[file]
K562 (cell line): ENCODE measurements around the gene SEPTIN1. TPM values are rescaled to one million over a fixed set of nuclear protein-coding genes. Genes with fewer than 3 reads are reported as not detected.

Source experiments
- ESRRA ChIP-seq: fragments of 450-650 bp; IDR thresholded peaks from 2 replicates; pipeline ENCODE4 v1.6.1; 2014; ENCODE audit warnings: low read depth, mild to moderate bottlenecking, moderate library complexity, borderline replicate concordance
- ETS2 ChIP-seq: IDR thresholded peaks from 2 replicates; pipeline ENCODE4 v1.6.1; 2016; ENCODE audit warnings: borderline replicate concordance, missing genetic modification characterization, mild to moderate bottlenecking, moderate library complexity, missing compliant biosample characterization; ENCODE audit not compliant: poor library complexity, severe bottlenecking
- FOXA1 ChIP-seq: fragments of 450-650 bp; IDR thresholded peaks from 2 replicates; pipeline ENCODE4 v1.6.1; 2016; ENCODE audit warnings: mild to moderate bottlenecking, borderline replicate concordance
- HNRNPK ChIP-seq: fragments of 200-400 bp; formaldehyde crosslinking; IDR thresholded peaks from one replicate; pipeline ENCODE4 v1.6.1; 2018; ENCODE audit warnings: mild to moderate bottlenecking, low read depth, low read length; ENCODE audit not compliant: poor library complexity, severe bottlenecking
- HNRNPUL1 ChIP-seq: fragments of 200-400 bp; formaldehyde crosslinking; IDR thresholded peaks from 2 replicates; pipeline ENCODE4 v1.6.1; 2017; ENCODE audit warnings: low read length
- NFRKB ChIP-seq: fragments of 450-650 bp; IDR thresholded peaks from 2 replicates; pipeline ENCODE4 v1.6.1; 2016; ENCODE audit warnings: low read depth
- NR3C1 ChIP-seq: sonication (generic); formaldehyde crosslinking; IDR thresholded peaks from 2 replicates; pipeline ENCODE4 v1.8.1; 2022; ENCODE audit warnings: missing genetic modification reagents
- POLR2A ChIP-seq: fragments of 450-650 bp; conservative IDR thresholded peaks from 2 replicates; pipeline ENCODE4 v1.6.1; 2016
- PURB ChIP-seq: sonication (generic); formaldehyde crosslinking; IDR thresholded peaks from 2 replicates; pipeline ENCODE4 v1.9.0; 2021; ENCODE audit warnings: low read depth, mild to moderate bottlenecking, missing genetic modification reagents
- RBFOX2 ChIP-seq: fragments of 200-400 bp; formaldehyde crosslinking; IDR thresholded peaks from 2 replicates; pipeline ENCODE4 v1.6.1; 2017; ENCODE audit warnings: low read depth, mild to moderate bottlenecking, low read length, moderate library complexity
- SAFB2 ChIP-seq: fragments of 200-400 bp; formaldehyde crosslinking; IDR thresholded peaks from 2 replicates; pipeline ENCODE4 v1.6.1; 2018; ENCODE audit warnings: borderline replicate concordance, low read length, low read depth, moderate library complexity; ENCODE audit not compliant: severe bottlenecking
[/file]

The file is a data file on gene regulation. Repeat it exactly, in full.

K562 (cell line): ENCODE measurements around the gene SEPTIN1. TPM values are rescaled to one million over a fixed set of nuclear protein-coding genes. Genes with fewer than 3 reads are reported as not detected.

Source experiments
- ESRRA ChIP-seq: fragments of 450-650 bp; IDR thresholded peaks from 2 replicates; pipeline ENCODE4 v1.6.1; 2014; ENCODE audit warnings: low read depth, mild to moderate bottlenecking, moderate library complexity, borderline replicate concordance
- ETS2 ChIP-seq: IDR thresholded peaks from 2 replicates; pipeline ENCODE4 v1.6.1; 2016; ENCODE audit warnings: borderline replicate concordance, missing genetic modification characterization, mild to moderate bottlenecking, moderate library complexity, missing compliant biosample characterization; ENCODE audit not compliant: poor library complexity, severe bottlenecking
- FOXA1 ChIP-seq: fragments of 450-650 bp; IDR thresholded peaks from 2 replicates; pipeline ENCODE4 v1.6.1; 2016; ENCODE audit warnings: mild to moderate bottlenecking, borderline replicate concordance
- HNRNPK ChIP-seq: fragments of 200-400 bp; formaldehyde crosslinking; IDR thresholded peaks from one replicate; pipeline ENCODE4 v1.6.1; 2018; ENCODE audit warnings: mild to moderate bottlenecking, low read depth, low read length; ENCODE audit not compliant: poor library complexity, severe bottlenecking
- HNRNPUL1 ChIP-seq: fragments of 200-400 bp; formaldehyde crosslinking; IDR thresholded peaks from 2 replicates; pipeline ENCODE4 v1.6.1; 2017; ENCODE audit warnings: low read length
- NFRKB ChIP-seq: fragments of 450-650 bp; IDR thresholded peaks from 2 replicates; pipeline ENCODE4 v1.6.1; 2016; ENCODE audit warnings: low read depth
- NR3C1 ChIP-seq: sonication (generic); formaldehyde crosslinking; IDR thresholded peaks from 2 replicates; pipeline ENCODE4 v1.8.1; 2022; ENCODE audit warnings: missing genetic modification reagents
- POLR2A ChIP-seq: fragments of 450-650 bp; conservative IDR thresholded peaks from 2 replicates; pipeline ENCODE4 v1.6.1; 2016
- PURB ChIP-seq: sonication (generic); formaldehyde crosslinking; IDR thresholded peaks from 2 replicates; pipeline ENCODE4 v1.9.0; 2021; ENCODE audit warnings: low read depth, mild to moderate bottlenecking, missing genetic modification reagents
- RBFOX2 ChIP-seq: fragments of 200-400 bp; formaldehyde crosslinking; IDR thresholded peaks from 2 replicates; pipeline ENCODE4 v1.6.1; 2017; ENCODE audit warnings: low read depth, mild to moderate bottlenecking, low read length, moderate library complexity
- SAFB2 ChIP-seq: fragments of 200-400 bp; formaldehyde crosslinking; IDR thresholded peaks from 2 replicates; pipeline ENCODE4 v1.6.1; 2018; ENCODE audit warnings: borderline replicate concordance, low read length, low read depth, moderate library complexity; ENCODE audit not compliant: severe bottlenecking